Recognizing horse chestnut scale:
The Horse chestnut scale, Pulvinaria regalis, belongs to the group of woolly aphids. The original distribution of the pest is probably Japan. In the sixties, the pest was first observed in Europe. It has since been found in France, Belgium, Germany and England. The area where the pest is found is still expanding. Young stagesare found on leaves, petioles or branches, depending on the season. Adult stages mainly occur on the trunk. The scale is observed on different plants, but is most common on chestnut and lime trees and increasingly in urban areas. The scales feed on plant juices. In the summer they are located on the trunk and later on the leaves of the trees. In the autumn they move to the branches, to avoid being dropped off with leaf drop in this season. In late autumn they move to the trunk of the trees, where they hibernate. In winter they barely feed. In late spring or early summer the characteristic white egg masses are formed on the trunk, from where during the summer the young crawlers develop. These young stages walk to the leaves, where they settle down and grow until the autumn.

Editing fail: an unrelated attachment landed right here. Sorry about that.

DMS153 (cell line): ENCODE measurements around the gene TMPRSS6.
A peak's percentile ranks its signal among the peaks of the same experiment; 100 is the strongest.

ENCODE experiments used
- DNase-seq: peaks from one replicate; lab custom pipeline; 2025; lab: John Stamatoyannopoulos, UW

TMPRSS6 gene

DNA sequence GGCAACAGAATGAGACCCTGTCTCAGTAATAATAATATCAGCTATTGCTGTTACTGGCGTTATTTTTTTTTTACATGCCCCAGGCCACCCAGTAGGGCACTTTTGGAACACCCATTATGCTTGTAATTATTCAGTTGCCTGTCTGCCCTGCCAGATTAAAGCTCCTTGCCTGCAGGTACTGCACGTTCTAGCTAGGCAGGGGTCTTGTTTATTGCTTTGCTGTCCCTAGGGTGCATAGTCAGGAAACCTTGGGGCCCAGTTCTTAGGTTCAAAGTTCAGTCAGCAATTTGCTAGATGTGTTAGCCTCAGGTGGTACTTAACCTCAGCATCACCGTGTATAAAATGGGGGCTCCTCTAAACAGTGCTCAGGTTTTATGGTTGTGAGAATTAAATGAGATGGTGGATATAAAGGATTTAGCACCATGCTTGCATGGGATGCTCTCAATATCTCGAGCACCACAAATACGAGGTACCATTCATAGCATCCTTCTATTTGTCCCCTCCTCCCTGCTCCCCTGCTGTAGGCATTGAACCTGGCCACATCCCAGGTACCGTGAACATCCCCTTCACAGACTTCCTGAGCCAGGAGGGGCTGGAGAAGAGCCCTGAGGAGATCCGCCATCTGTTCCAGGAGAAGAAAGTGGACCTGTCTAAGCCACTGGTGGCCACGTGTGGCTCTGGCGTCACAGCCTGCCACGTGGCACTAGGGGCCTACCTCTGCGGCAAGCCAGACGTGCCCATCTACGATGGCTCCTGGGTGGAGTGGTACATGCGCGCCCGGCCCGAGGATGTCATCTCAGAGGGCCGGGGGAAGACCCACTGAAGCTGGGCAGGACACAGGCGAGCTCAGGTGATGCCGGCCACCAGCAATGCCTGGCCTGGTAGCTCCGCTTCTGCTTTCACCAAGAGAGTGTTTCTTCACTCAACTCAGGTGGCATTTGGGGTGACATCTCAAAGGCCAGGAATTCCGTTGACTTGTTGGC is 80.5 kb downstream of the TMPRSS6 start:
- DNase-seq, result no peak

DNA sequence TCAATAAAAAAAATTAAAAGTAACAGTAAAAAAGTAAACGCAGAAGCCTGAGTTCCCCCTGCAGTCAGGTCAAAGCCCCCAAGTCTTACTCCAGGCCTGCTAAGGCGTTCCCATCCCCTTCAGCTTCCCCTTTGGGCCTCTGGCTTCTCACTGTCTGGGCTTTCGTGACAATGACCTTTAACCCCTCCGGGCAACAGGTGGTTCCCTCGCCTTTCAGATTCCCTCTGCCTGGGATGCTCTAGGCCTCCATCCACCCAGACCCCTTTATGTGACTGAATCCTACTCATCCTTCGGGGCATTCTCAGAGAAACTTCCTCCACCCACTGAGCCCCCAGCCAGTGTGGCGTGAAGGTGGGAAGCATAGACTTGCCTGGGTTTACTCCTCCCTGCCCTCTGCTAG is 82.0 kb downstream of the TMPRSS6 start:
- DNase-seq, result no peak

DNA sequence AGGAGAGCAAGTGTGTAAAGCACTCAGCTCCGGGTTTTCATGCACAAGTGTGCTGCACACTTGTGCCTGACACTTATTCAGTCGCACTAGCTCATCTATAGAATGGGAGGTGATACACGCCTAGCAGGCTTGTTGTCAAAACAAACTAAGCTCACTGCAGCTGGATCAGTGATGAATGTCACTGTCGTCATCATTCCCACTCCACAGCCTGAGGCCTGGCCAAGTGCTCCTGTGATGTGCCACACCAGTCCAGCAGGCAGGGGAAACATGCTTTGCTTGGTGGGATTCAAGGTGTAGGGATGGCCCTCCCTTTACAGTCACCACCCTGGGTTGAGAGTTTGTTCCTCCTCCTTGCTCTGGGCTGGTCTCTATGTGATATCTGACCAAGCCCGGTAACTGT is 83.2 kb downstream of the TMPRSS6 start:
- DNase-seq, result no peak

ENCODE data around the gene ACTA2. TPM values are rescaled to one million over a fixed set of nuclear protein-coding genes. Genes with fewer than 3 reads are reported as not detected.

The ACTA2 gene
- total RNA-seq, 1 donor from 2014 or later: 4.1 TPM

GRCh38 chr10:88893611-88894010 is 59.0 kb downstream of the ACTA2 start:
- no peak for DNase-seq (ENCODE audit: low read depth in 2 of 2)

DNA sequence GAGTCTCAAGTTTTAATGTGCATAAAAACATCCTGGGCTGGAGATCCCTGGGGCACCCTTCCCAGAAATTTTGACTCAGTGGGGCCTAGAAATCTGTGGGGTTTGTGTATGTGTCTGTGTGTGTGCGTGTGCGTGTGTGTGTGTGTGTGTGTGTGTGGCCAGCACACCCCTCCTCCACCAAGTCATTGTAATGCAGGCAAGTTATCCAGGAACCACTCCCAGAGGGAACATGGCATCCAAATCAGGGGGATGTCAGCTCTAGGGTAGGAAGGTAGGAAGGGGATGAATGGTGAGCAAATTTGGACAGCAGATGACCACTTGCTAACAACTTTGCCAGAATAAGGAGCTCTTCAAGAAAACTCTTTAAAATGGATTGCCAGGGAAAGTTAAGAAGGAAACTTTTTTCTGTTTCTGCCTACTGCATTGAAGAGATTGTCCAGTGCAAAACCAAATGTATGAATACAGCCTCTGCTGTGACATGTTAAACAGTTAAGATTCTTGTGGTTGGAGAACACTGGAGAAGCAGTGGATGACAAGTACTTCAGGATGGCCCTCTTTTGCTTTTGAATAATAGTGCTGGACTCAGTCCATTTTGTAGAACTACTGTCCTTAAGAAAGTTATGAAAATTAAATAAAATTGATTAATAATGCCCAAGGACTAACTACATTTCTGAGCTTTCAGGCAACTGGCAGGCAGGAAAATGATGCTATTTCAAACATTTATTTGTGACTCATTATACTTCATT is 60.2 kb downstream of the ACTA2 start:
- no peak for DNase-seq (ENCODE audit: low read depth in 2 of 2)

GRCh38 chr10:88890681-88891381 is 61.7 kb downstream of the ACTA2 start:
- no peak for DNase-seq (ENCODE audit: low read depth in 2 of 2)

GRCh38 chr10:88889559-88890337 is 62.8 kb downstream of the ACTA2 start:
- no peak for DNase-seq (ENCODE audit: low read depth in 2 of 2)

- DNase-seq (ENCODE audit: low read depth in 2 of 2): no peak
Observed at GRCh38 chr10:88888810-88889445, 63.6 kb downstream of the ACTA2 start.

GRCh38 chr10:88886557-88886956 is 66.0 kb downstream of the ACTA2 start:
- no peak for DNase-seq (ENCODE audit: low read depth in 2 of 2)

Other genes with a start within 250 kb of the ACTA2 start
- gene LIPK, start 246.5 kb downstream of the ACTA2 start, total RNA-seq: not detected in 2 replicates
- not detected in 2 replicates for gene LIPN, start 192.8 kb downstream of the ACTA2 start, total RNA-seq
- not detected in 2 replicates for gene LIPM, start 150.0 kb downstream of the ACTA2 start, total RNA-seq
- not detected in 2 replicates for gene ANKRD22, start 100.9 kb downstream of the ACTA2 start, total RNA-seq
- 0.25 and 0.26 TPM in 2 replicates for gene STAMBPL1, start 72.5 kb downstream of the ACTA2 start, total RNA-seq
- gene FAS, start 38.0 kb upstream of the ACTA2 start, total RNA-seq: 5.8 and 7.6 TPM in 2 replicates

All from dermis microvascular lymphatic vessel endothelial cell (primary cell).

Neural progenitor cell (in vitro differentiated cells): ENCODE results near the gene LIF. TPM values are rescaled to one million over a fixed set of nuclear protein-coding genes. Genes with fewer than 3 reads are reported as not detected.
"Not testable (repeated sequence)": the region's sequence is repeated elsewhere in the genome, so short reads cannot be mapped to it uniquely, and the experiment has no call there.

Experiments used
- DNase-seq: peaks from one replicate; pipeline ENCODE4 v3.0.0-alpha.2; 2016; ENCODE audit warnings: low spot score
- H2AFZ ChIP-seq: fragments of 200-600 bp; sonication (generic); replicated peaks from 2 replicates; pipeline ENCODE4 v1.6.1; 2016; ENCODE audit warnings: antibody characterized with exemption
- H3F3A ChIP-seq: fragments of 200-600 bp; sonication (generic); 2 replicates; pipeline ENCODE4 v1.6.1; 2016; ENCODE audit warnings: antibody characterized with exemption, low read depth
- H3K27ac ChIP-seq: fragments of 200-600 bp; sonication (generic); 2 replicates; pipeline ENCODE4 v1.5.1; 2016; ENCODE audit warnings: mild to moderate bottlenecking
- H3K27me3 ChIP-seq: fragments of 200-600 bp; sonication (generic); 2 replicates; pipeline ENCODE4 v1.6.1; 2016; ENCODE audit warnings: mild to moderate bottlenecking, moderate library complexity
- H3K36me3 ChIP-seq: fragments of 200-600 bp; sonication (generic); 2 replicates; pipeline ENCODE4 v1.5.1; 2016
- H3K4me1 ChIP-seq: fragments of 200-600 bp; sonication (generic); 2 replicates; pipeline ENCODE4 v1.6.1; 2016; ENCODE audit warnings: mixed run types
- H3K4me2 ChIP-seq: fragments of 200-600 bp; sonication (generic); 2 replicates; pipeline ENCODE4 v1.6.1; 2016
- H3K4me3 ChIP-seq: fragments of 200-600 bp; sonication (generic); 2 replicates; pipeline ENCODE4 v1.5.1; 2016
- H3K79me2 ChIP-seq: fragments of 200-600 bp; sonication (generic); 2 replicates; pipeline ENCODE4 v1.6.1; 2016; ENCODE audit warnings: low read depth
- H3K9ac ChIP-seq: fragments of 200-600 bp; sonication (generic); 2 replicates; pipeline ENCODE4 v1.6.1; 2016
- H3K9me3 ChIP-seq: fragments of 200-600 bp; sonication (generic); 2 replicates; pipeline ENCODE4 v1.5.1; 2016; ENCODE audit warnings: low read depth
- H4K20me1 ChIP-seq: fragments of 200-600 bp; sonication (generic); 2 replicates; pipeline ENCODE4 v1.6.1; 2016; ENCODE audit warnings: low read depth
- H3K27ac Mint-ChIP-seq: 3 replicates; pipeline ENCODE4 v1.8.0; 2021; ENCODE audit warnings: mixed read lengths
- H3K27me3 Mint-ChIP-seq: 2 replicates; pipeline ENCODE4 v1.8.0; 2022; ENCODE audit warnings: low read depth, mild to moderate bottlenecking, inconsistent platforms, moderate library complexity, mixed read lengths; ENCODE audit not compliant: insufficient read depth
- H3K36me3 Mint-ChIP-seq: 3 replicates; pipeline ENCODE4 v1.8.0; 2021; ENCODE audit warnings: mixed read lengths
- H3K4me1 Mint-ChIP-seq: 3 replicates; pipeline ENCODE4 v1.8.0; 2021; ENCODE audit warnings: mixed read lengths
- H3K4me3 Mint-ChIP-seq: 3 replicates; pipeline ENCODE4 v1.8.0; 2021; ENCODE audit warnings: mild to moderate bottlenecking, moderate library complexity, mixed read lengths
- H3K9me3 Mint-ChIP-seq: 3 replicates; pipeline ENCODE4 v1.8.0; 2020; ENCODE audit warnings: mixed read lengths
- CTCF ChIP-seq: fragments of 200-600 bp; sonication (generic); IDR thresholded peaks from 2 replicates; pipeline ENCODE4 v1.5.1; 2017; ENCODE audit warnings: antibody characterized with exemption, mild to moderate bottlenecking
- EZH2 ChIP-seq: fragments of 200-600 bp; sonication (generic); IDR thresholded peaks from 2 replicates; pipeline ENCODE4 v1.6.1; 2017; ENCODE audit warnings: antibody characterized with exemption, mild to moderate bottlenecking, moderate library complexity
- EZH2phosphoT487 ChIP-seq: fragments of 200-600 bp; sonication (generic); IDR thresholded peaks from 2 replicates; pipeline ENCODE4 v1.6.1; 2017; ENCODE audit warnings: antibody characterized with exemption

Damage horse chestnut scale:
Horse chestnut scale causes mainly cosmetic damage. At heavy infestations a huge amount of honeydew will be produced by the scales. In this honeydew the black sooty mould fungus starts growing which causes leaves turning black.
lifecycle horse chestnut scale:
- young stages bright
- adult stages round, brown
- from June / July striking white egg masses become visible
- about 1,000 eggs per female
- young stages on leaf, petiole or branch, depending on the season
- adult stages on the trunk
host plants horse chestnut scale:
- horse chestnut
- lime tree
PRODUCTS AGAINST HORSE CHESTNUT SCALE: